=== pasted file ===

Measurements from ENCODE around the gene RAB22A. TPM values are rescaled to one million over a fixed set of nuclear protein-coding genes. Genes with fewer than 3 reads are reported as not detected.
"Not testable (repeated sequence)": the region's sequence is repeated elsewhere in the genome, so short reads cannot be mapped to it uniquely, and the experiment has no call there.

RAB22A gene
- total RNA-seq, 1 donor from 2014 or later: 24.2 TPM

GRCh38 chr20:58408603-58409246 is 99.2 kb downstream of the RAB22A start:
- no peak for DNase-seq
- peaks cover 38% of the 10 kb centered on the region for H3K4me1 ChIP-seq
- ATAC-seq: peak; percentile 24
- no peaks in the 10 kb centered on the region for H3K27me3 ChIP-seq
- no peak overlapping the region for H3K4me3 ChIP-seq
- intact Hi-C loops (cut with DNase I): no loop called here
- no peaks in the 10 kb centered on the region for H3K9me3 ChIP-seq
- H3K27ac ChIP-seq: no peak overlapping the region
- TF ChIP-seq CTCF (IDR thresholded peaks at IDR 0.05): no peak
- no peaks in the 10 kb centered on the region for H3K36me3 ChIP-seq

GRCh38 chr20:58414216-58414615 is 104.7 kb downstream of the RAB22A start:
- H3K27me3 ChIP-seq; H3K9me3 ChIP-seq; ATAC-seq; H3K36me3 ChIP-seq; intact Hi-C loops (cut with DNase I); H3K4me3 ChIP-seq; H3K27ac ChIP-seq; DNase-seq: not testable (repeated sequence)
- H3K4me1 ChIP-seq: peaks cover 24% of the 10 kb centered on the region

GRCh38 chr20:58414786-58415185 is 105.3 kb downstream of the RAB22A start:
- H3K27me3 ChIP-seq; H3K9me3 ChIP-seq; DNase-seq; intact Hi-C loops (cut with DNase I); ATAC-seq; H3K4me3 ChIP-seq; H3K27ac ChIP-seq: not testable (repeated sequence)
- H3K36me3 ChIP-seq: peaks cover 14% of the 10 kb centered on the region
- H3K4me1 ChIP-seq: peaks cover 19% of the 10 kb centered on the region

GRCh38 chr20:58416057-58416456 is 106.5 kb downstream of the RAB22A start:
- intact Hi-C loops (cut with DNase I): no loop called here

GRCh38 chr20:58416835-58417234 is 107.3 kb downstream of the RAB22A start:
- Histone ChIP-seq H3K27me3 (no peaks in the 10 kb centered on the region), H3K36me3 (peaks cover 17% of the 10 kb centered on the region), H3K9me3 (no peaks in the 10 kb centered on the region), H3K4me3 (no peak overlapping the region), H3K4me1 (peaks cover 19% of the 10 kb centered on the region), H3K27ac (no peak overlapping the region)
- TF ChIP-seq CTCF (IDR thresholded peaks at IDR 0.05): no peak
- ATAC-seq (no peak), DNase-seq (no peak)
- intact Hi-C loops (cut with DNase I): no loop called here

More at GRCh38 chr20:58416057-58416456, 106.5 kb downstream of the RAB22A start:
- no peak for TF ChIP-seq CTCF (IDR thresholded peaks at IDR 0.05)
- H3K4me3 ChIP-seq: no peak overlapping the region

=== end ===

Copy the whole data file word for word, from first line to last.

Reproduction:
Measurements from ENCODE around the gene RAB22A. TPM values are rescaled to one million over a fixed set of nuclear protein-coding genes. Genes with fewer than 3 reads are reported as not detected.
"Not testable (repeated sequence)": the region's sequence is repeated elsewhere in the genome, so short reads cannot be mapped to it uniquely, and the experiment has no call there.

RAB22A gene
- total RNA-seq, 1 donor from 2014 or later: 24.2 TPM

GRCh38 chr20:58408603-58409246 is 99.2 kb downstream of the RAB22A start:
- no peak for DNase-seq
- peaks cover 38% of the 10 kb centered on the region for H3K4me1 ChIP-seq
- ATAC-seq: peak; percentile 24
- no peaks in the 10 kb centered on the region for H3K27me3 ChIP-seq
- no peak overlapping the region for H3K4me3 ChIP-seq
- intact Hi-C loops (cut with DNase I): no loop called here
- no peaks in the 10 kb centered on the region for H3K9me3 ChIP-seq
- H3K27ac ChIP-seq: no peak overlapping the region
- TF ChIP-seq CTCF (IDR thresholded peaks at IDR 0.05): no peak
- no peaks in the 10 kb centered on the region for H3K36me3 ChIP-seq

GRCh38 chr20:58414216-58414615 is 104.7 kb downstream of the RAB22A start:
- H3K27me3 ChIP-seq; H3K9me3 ChIP-seq; ATAC-seq; H3K36me3 ChIP-seq; intact Hi-C loops (cut with DNase I); H3K4me3 ChIP-seq; H3K27ac ChIP-seq; DNase-seq: not testable (repeated sequence)
- H3K4me1 ChIP-seq: peaks cover 24% of the 10 kb centered on the region

GRCh38 chr20:58414786-58415185 is 105.3 kb downstream of the RAB22A start:
- H3K27me3 ChIP-seq; H3K9me3 ChIP-seq; DNase-seq; intact Hi-C loops (cut with DNase I); ATAC-seq; H3K4me3 ChIP-seq; H3K27ac ChIP-seq: not testable (repeated sequence)
- H3K36me3 ChIP-seq: peaks cover 14% of the 10 kb centered on the region
- H3K4me1 ChIP-seq: peaks cover 19% of the 10 kb centered on the region

GRCh38 chr20:58416057-58416456 is 106.5 kb downstream of the RAB22A start:
- intact Hi-C loops (cut with DNase I): no loop called here

GRCh38 chr20:58416835-58417234 is 107.3 kb downstream of the RAB22A start:
- Histone ChIP-seq H3K27me3 (no peaks in the 10 kb centered on the region), H3K36me3 (peaks cover 17% of the 10 kb centered on the region), H3K9me3 (no peaks in the 10 kb centered on the region), H3K4me3 (no peak overlapping the region), H3K4me1 (peaks cover 19% of the 10 kb centered on the region), H3K27ac (no peak overlapping the region)
- TF ChIP-seq CTCF (IDR thresholded peaks at IDR 0.05): no peak
- ATAC-seq (no peak), DNase-seq (no peak)
- intact Hi-C loops (cut with DNase I): no loop called here

More at GRCh38 chr20:58416057-58416456, 106.5 kb downstream of the RAB22A start:
- no peak for TF ChIP-seq CTCF (IDR thresholded peaks at IDR 0.05)
- H3K4me3 ChIP-seq: no peak overlapping the region